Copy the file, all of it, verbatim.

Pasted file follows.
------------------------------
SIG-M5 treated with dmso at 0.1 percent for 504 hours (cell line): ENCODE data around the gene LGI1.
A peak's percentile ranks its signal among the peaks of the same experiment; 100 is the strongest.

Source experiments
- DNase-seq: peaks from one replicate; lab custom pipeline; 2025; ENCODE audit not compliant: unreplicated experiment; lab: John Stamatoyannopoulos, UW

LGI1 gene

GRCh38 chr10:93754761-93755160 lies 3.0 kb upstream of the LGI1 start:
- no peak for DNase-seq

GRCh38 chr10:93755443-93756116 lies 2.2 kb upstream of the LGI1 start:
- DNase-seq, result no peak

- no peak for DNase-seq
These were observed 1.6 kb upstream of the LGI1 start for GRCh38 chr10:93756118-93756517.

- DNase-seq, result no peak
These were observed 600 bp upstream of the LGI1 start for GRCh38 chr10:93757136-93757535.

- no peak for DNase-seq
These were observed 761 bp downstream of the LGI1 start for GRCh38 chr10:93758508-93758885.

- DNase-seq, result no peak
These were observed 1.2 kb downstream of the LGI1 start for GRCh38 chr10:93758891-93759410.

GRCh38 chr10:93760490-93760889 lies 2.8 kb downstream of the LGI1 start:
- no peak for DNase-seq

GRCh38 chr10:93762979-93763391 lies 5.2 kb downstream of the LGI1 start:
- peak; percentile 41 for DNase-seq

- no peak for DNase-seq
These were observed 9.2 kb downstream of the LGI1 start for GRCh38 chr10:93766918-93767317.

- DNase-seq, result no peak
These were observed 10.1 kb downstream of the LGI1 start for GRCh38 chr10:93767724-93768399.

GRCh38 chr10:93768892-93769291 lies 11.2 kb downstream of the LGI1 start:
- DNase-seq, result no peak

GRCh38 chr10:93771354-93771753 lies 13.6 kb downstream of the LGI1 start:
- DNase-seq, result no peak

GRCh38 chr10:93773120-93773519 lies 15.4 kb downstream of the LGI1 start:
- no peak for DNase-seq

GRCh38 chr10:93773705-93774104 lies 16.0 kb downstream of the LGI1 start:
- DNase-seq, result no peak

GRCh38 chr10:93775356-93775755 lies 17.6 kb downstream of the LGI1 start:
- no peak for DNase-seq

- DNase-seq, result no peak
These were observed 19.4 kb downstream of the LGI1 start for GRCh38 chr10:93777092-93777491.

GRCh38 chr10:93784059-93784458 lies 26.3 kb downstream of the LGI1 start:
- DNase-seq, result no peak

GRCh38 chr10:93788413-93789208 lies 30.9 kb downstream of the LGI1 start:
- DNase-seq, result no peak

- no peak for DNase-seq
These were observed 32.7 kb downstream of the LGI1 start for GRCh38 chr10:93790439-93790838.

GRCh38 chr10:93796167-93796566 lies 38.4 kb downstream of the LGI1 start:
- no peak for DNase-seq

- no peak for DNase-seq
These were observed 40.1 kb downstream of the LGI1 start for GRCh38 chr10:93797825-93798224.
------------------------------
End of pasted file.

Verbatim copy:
SIG-M5 treated with dmso at 0.1 percent for 504 hours (cell line): ENCODE data around the gene LGI1.
A peak's percentile ranks its signal among the peaks of the same experiment; 100 is the strongest.

Source experiments
- DNase-seq: peaks from one replicate; lab custom pipeline; 2025; ENCODE audit not compliant: unreplicated experiment; lab: John Stamatoyannopoulos, UW

LGI1 gene

GRCh38 chr10:93754761-93755160 lies 3.0 kb upstream of the LGI1 start:
- no peak for DNase-seq

GRCh38 chr10:93755443-93756116 lies 2.2 kb upstream of the LGI1 start:
- DNase-seq, result no peak

- no peak for DNase-seq
These were observed 1.6 kb upstream of the LGI1 start for GRCh38 chr10:93756118-93756517.

- DNase-seq, result no peak
These were observed 600 bp upstream of the LGI1 start for GRCh38 chr10:93757136-93757535.

- no peak for DNase-seq
These were observed 761 bp downstream of the LGI1 start for GRCh38 chr10:93758508-93758885.

- DNase-seq, result no peak
These were observed 1.2 kb downstream of the LGI1 start for GRCh38 chr10:93758891-93759410.

GRCh38 chr10:93760490-93760889 lies 2.8 kb downstream of the LGI1 start:
- no peak for DNase-seq

GRCh38 chr10:93762979-93763391 lies 5.2 kb downstream of the LGI1 start:
- peak; percentile 41 for DNase-seq

- no peak for DNase-seq
These were observed 9.2 kb downstream of the LGI1 start for GRCh38 chr10:93766918-93767317.

- DNase-seq, result no peak
These were observed 10.1 kb downstream of the LGI1 start for GRCh38 chr10:93767724-93768399.

GRCh38 chr10:93768892-93769291 lies 11.2 kb downstream of the LGI1 start:
- DNase-seq, result no peak

GRCh38 chr10:93771354-93771753 lies 13.6 kb downstream of the LGI1 start:
- DNase-seq, result no peak

GRCh38 chr10:93773120-93773519 lies 15.4 kb downstream of the LGI1 start:
- no peak for DNase-seq

GRCh38 chr10:93773705-93774104 lies 16.0 kb downstream of the LGI1 start:
- DNase-seq, result no peak

GRCh38 chr10:93775356-93775755 lies 17.6 kb downstream of the LGI1 start:
- no peak for DNase-seq

- DNase-seq, result no peak
These were observed 19.4 kb downstream of the LGI1 start for GRCh38 chr10:93777092-93777491.

GRCh38 chr10:93784059-93784458 lies 26.3 kb downstream of the LGI1 start:
- DNase-seq, result no peak

GRCh38 chr10:93788413-93789208 lies 30.9 kb downstream of the LGI1 start:
- DNase-seq, result no peak

- no peak for DNase-seq
These were observed 32.7 kb downstream of the LGI1 start for GRCh38 chr10:93790439-93790838.

GRCh38 chr10:93796167-93796566 lies 38.4 kb downstream of the LGI1 start:
- no peak for DNase-seq

- no peak for DNase-seq
These were observed 40.1 kb downstream of the LGI1 start for GRCh38 chr10:93797825-93798224.